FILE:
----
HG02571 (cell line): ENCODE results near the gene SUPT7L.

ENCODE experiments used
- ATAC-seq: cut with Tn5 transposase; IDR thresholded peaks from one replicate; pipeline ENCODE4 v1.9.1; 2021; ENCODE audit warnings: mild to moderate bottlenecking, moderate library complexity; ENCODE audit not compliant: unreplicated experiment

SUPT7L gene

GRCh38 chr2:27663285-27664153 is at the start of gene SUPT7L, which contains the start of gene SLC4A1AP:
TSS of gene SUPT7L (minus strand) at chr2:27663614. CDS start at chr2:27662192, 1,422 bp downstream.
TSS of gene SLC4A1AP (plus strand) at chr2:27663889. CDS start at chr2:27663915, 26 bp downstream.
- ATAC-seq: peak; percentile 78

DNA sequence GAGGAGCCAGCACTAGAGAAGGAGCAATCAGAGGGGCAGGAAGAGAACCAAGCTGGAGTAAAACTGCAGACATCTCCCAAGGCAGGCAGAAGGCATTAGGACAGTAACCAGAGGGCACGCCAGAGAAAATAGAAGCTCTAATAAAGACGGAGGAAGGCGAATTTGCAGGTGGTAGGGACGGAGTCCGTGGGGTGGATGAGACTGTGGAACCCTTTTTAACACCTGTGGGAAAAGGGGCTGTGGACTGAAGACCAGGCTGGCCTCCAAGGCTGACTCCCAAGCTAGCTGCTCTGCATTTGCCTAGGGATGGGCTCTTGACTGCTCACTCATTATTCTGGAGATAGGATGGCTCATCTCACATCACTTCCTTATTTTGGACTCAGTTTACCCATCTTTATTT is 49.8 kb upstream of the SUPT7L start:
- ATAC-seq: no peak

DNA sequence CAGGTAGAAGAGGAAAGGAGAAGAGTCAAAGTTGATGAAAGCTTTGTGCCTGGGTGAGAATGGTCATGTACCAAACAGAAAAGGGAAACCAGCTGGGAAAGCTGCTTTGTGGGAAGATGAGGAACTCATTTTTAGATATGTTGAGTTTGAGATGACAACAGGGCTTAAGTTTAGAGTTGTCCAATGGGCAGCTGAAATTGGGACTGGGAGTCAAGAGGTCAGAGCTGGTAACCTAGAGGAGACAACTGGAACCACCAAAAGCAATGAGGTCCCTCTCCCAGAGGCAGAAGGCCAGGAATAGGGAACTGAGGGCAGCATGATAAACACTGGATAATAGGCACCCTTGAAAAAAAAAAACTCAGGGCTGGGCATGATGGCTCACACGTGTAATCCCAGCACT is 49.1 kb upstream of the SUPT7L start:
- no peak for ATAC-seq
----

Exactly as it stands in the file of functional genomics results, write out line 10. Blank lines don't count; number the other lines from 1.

- ATAC-seq: no peak